“I want to get my Blockbuster card out when I bring them up, but they really thought they were invincible,” Johnson said. “Netflix said, ‘Hey you should buy us for $50 million.’ It wasn’t even that much, but Blockbuster said, ‘No, go take a hike.’”
Blockbuster could have done everything Netflix does now, Johnson said. But the company failed to recognize online streaming as a disruption factor and instead went bankrupt in 2010.
Using the failed video rental company as a parable, Johnson’s work philosophy is about making companies “undisruptable” by challenging them to disrupt their practices early on and adopt technology innovations before its too late.
“There are a lot of things you can do in mobility, with a smartphone, that can really improve your business,” he said. “It can make you more money or improve productivity, things like that.”
On the business side of the operation, Johnson said he understands the importance of making the financial case for adopting innovations. When talking to clients, the case he and his company have to make is how the client is going to get a return on investment.
Becoming “undisruptable” is about three things, Johnson said: people, product and process, and a lot of technology can be applied to one of those three areas.
“On a people side, it’s getting your employees to be more efficient, to collect ideas in order to take steps they are doing manually and make them more automatic,” Johnson said.
The product side is presenting one’s self to clients in a better way, which involves listening to the customer’s demands. Johnson drew on Pizza Hut as an example.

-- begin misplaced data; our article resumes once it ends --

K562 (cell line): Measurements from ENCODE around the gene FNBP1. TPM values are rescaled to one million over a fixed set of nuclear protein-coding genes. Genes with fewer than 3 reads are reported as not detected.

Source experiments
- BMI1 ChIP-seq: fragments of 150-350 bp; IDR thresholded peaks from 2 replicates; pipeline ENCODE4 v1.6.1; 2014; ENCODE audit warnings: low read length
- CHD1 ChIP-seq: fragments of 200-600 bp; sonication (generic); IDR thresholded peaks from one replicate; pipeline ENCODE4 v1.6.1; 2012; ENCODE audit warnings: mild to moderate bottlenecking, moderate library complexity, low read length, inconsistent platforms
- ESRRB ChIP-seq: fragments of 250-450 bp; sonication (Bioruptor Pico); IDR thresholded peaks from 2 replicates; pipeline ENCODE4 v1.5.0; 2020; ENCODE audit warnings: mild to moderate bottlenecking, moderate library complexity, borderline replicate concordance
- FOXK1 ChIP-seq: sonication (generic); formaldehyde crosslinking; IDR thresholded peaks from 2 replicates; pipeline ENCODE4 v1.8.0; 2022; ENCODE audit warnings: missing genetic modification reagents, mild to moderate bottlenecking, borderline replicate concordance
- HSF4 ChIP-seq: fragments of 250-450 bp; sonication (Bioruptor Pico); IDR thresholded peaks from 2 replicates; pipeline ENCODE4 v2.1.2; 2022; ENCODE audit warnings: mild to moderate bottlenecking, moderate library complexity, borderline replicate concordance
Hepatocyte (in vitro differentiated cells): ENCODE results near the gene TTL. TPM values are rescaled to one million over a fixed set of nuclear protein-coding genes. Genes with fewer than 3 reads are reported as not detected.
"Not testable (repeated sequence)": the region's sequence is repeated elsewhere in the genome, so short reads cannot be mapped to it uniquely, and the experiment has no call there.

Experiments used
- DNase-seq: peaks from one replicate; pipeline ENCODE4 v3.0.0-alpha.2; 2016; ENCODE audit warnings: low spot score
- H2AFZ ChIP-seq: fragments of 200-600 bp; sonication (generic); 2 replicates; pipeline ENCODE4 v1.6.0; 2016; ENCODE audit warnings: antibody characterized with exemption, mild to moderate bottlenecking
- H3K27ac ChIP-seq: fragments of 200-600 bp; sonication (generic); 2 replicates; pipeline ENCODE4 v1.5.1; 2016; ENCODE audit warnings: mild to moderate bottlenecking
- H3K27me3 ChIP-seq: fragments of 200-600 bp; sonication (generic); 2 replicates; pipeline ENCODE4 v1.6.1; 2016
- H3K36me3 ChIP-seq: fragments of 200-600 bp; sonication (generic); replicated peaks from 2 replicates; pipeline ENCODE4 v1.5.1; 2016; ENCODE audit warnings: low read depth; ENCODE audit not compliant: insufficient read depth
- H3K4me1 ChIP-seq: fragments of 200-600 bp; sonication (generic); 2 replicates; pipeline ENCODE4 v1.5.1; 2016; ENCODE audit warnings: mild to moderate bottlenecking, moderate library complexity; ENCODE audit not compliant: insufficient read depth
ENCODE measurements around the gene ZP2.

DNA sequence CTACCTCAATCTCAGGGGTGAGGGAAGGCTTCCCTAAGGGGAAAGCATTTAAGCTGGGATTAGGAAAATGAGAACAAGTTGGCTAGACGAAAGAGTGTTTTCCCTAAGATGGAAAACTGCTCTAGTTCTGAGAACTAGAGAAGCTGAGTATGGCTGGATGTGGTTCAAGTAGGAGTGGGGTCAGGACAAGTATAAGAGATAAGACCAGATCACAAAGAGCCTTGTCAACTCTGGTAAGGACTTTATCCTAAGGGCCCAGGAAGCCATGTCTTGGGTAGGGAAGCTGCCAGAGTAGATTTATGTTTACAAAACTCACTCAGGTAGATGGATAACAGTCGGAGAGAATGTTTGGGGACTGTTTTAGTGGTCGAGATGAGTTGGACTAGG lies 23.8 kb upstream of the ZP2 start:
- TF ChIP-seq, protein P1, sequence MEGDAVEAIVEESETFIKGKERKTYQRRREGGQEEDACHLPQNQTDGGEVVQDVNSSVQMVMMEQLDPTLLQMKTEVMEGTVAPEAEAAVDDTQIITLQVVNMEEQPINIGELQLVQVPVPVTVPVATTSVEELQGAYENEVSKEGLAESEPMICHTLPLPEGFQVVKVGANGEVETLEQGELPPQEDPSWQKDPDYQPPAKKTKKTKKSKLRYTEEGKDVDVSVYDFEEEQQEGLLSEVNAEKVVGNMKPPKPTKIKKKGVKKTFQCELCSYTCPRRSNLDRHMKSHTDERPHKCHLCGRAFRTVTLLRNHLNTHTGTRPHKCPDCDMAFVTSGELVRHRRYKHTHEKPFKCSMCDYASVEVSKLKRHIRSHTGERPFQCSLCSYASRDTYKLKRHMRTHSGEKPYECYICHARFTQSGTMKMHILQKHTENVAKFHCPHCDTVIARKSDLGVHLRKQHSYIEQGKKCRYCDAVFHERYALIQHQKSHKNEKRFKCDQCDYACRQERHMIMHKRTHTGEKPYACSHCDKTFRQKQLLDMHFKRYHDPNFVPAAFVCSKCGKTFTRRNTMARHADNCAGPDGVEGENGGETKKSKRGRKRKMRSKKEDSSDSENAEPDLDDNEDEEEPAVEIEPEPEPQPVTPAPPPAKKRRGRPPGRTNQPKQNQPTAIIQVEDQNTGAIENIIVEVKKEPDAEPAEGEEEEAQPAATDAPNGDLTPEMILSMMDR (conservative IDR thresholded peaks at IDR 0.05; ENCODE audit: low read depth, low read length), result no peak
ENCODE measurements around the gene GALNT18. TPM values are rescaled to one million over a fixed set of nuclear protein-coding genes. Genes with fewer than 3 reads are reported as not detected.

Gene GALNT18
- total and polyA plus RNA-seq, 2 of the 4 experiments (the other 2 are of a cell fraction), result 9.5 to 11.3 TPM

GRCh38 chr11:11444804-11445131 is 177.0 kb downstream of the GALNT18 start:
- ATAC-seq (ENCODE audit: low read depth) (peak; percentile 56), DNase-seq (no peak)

“Pizza Hut, one of their core values is easy parking,” he said. “It doesn’t have anything to do with pizza, but they want to make it easy, and offering technology for your customers to make it easier to do business with you is really important.”
On the process side, Johnson advised stripping away redundancy in processes if the same end can be achieved with fewer steps.
There’s not much Johnson can say specifically about Michigan Software Labs’ work, however, to preserve trade secrets, but the main differentiator between his company and others, he said, is his firm doesn’t outsource its work.
“It’s all done in Ada, which is why we wanted to expand and add on to the second floor,” Johnson said.
The Business Journal previously reported Michigan Software Labs moved from Grand Rapids to the burgeoning Ada Village, leasing the third floor of 452 Ada Drive SE in December 2017. The company quickly grew to occupy the second floor in October 2018.
Johnson said the move was valuable for the company’s work culture. Employees can bike to work, and once the river is open, they can even come in by kayak.
“I’ve kayaked. My first job, I kayaked to work every day,” Johnson said. “It was across Lake Macatawa, and it was awesome.”
For the future, the firm’s big focus is internet of things, Johnson said. Some new projects involve connected devices like “smart offices.”
“We’re working on a project right now where you can walk up to an office building, it unlocks the doors, it sets the lights to your setting, you can pick your tabletop setting, it knows all that just by you walking up to your door with your device,” Johnson said.
Even with his broad-brush approach to innovation, Johnson said he was grateful for Hulst’s technical abilities that helped propel the company to where it is.
“Obviously, if I hadn’t met Josh, we wouldn’t be here,” Johnson said. “Because we were kind of that match … that’s been all the difference. … We’ve been a good partnership there.”